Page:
The Trump administration on Friday slapped new sanctions on individuals and businesses suspected of links to Hezbollah, the Lebanese militant group the White House is hoping to isolate in its bid to curtail Iran’s influence across the Middle East, The Washington Post reports.
Hezbollah, which the U.S. says has financed terrorism in Syria and Yemen, depends on its ally Iran for more than $700 million a year, said an administration official who spoke on condition of anonymity. Treasury levied sanctions against six individuals and seven entities the U.S. says are tied to the group, according to a statement released Friday.
The sanctions come as the Trump administration seeks to intensify its response to Iran’s support for armed groups from Lebanon to Syria to Yemen, which the United States has long complained have attacked American interests and allies, and posed a major threat to Gulf nations.
One senior U.S. official, speaking to reporters on the condition of anonymity because he was not authorized publicly to do so, described the new measures as a blow to the Revolutionary Guard Corps and its elite Quds Force, “which uses Lebanese Hezbollah as really its main means of projecting destabilizing power in conflict zones,” including Syria, Iraq and Yemen.
“Hezbollah is a terrorist organization responsible for the death of hundreds of Americans. It is also Iran’s primary proxy used to undermine legitimate Arab governments across the Middle East. The administration is determined to expose and disrupt Hezbollah’s networks, including those across the Middle East and West Africa, used to fund their illicit operations,” Treasury Secretary Steven Mnuchin said in a statement.
The individuals and businesses sanctioned are believed to be linked to Adham Tabaja, a businessman who controls a real estate empire in Lebanon and who officials described as a senior Hezbollah financier. Tabaja has been the target of previous U.S. sanctions. The new sanctions reach far beyond Lebanon, targeting businesses in Sierra Leone, Ghana and Liberia that officials say sit at the nexus of Hezbollah’s cash flows.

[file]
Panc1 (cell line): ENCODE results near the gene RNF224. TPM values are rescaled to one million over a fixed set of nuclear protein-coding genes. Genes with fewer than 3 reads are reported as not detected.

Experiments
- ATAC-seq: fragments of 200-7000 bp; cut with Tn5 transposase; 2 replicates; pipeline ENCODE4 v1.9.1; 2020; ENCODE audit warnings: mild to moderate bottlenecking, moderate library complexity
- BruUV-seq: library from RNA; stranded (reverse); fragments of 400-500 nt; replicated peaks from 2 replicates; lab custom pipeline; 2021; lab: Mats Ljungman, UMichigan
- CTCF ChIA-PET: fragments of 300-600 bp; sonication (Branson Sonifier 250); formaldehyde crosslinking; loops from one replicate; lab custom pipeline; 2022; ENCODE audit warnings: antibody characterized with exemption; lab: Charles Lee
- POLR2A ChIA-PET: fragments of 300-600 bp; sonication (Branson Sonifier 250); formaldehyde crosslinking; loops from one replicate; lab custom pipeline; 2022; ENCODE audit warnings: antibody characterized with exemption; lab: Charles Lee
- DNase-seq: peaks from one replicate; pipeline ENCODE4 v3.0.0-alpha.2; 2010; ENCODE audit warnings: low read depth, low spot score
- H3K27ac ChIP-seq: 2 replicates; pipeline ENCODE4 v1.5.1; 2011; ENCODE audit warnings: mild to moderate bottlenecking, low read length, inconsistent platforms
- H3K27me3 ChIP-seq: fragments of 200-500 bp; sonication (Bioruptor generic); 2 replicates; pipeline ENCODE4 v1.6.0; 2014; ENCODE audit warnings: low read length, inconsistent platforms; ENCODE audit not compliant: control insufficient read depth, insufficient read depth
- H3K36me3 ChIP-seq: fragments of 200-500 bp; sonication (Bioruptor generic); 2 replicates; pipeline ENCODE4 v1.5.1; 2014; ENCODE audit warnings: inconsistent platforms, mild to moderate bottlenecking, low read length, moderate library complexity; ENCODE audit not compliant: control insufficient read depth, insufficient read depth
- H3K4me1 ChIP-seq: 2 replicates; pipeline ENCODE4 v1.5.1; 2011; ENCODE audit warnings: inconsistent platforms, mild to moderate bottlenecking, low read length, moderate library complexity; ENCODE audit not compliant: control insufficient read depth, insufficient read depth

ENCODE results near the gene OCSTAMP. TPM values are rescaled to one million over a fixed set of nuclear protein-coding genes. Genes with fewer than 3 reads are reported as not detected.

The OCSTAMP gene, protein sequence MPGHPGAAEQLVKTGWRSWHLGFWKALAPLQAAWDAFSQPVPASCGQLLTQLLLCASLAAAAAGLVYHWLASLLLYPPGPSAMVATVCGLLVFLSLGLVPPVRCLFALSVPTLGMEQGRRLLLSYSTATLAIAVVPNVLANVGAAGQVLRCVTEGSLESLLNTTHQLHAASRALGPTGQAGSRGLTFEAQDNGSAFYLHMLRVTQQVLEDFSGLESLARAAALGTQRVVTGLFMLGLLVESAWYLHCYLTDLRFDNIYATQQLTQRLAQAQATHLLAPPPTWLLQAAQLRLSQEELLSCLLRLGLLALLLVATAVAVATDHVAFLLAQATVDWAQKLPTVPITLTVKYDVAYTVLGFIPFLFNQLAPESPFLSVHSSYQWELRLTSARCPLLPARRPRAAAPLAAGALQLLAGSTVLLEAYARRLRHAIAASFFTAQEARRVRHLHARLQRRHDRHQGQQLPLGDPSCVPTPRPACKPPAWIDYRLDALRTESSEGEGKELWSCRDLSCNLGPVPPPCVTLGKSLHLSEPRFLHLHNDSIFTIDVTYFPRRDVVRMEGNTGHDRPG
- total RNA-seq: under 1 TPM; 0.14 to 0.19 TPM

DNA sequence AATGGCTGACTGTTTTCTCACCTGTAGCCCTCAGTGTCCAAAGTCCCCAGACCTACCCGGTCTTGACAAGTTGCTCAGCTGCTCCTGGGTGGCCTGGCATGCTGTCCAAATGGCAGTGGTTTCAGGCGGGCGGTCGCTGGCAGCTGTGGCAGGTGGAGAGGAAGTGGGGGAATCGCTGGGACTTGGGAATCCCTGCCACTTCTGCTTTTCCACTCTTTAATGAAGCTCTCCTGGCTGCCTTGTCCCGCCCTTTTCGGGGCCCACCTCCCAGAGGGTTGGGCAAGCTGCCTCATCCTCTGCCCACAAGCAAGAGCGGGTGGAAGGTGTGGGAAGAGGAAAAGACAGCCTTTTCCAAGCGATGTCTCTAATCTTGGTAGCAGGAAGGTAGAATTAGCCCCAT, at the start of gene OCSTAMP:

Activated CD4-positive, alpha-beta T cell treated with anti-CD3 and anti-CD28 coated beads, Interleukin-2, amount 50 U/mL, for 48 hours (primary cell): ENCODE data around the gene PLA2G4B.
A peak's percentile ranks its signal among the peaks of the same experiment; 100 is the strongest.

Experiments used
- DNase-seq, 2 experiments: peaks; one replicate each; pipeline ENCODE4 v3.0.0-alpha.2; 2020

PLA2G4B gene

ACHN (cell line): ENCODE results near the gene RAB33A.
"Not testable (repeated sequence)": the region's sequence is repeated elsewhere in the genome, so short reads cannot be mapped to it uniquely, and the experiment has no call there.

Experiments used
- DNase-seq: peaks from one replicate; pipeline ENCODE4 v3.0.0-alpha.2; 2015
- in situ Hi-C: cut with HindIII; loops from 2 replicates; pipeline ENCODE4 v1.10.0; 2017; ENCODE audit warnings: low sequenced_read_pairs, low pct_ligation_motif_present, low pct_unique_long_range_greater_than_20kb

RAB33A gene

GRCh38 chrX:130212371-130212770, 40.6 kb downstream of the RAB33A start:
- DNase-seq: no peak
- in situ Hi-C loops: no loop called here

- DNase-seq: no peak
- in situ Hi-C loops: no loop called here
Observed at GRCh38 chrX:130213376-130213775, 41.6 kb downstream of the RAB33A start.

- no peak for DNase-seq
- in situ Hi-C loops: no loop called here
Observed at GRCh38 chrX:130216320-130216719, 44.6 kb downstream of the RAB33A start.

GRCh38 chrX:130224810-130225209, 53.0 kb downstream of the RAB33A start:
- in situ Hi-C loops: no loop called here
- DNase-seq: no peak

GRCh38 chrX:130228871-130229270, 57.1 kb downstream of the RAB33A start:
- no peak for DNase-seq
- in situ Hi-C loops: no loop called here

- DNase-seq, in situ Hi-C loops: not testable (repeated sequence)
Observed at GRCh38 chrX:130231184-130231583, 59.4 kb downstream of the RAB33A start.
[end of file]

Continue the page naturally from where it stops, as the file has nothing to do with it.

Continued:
The six sanctioned individuals include five Lebanese and one Iraqi, most of them linked to Al-Inmaa Engineering and Contracting, the Treasury Department said. The seven entities are firms based in Sierra Leone, Liberia, Lebanon and Ghana, the statement said. Senior Trump administration officials said the sanctions are part of an aggressive move against Hezbollah to try to limit the influence of Iran.
The six individuals were targeted because they are linked to financier Adham Tabaja and his company, Al-Inmaa Engineering and Contracting. The officials described Tabaja as among the top five Hezbollah financiers at the moment. As a result of the Treasury designations, all their assets subject to U.S. jurisdiction are blocked and Americans are prohibited from engaging in transactions with them.
It’s not clear what effect such financial measures may have for the people and businesses identified on Friday. What has had a clear impact on Hezbollah’s finances, the officials said, is the group’s militant activities in Syria, where it has been deployed in support of Syrian President Bashar al-Assad.
Lebanese politicians have warned that U.S. sanctions on Lebanon’s banking sector may cripple the country’s already struggling economy.